Prince Harry has returned to Frogmore Cottage to quarantine before his grandfather the Duke of Edinburgh‘s funeral on Saturday.
The Duke of Sussex has returned to the home he shared with wife Meghan Markle and their son Archie after a £2.4m taxpayer-funded renovation to the property, which sits within the grounds of Windsor Castle.
Harry arrived at Heathrow Airport via a British Airways flight from Los Angeles yesterday, following the death of Prince Philip on Friday.
Harry is entitled to attend his grandfather’s funeral due to a provision in the law that allows mourners to leave quarantine on ‘compassionate’ grounds.
Prince Harry lived with Meghan Markle and their son Archie at Frogmore Cottage before leaving for the US. The luxurious home has undergone a £2.4m taxpayer-funded renovation
Prince Harry flew in to Heathrow Airport yesterday, ahead of the funeral of his grandfather Prince Philip, who died last Friday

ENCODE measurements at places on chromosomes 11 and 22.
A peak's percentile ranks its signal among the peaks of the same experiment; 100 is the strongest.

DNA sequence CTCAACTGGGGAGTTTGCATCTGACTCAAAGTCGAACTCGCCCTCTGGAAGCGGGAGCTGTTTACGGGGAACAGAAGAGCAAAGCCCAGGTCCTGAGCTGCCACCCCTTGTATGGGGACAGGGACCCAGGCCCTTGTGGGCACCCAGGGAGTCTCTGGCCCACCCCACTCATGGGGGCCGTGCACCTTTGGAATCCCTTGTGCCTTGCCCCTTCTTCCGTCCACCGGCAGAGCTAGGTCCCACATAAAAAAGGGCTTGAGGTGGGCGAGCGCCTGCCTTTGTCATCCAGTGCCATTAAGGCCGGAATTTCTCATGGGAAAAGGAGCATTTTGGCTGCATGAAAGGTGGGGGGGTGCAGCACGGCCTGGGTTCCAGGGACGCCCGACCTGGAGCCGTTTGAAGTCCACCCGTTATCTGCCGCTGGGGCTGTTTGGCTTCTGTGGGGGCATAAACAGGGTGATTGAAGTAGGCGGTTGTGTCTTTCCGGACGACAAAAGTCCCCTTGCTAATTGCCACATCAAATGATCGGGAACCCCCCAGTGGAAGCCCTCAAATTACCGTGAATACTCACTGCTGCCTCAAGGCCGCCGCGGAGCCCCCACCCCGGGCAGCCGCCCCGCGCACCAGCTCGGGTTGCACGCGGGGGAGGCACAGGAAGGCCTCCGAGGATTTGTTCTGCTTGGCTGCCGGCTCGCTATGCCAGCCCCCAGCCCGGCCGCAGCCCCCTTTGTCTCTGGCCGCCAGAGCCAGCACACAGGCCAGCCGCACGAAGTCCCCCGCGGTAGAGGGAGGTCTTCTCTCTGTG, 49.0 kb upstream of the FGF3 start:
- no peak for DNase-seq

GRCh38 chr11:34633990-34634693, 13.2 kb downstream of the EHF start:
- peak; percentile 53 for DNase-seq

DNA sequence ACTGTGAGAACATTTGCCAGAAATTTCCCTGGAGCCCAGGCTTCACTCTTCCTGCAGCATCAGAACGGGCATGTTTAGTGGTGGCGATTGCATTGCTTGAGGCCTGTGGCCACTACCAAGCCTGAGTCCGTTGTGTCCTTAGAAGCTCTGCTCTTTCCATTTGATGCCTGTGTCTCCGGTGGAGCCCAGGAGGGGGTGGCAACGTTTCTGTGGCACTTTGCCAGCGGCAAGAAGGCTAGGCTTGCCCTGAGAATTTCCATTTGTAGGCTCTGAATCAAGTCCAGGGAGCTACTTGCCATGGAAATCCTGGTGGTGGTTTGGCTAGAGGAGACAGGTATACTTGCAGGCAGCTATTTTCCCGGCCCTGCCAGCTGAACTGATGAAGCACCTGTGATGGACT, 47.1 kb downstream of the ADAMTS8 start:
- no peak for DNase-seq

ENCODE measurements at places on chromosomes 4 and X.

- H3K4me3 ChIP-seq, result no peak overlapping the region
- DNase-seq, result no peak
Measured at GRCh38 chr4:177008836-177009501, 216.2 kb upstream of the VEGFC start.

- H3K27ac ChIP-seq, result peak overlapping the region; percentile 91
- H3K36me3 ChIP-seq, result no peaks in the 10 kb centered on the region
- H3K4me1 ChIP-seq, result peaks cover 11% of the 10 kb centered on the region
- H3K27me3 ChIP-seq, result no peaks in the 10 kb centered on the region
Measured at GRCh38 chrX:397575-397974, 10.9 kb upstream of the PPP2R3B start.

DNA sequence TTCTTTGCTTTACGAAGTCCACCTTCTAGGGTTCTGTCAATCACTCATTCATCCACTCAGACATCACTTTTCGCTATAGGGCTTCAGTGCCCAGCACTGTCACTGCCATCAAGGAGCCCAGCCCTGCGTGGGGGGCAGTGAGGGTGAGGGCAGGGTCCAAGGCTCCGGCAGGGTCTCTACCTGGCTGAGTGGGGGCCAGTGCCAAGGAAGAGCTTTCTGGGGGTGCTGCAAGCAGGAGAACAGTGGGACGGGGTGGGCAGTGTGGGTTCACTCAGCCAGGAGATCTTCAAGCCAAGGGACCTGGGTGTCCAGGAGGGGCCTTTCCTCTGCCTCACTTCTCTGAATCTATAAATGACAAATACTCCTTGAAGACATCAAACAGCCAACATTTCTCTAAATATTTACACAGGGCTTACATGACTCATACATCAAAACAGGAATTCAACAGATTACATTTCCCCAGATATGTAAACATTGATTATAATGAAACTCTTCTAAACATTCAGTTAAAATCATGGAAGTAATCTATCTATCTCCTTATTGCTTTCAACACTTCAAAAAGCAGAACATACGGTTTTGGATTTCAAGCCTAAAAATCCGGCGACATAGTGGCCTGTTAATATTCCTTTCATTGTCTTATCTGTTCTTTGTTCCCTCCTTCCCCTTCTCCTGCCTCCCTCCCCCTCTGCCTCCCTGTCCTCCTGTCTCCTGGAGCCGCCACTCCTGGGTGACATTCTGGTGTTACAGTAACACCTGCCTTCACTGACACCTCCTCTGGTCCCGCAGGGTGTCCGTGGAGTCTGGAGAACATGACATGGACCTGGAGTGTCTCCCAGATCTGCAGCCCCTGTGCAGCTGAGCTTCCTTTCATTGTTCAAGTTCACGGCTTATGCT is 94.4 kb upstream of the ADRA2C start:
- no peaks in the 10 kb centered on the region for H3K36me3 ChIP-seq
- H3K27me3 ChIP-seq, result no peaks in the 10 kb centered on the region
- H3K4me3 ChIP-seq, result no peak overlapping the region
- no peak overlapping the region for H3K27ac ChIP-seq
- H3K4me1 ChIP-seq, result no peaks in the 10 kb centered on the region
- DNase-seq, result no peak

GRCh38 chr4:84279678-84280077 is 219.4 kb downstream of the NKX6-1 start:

The cottage was used by Harry and Meghan in the months following the birth of their son Archie, who is the Duke of Edinburgh’s great-grandchild.
The Grade II listed property, which has four bedrooms and a nursery, is set close to the winding lakes, wooded mounds, glades, walks and bridges of the gardens at Frogmore, and close to the Queen’s residence at Windsor Castle.
The property underwent major work to turn five properties back into a single home which cost £2.4 million of taxpayers’ money.
The couple have since repaid the cost of the renovations with money from a lucrative deal made with Netflix, rumoured to have been worth more than £100 million.
In November 2020 it was reported that Princess Eugenie and her husband Jack Brooksbank had moved into Frogmore Cottage.
Meghan, who is heavily pregnant with the couple’s second child, has remained in California after being advised against flying
Though Harry has returned to the UK for this funeral, Meghan, who is heavily pregnant with her second child and previously suffered a miscarriage, has remained in California after being advised against flying.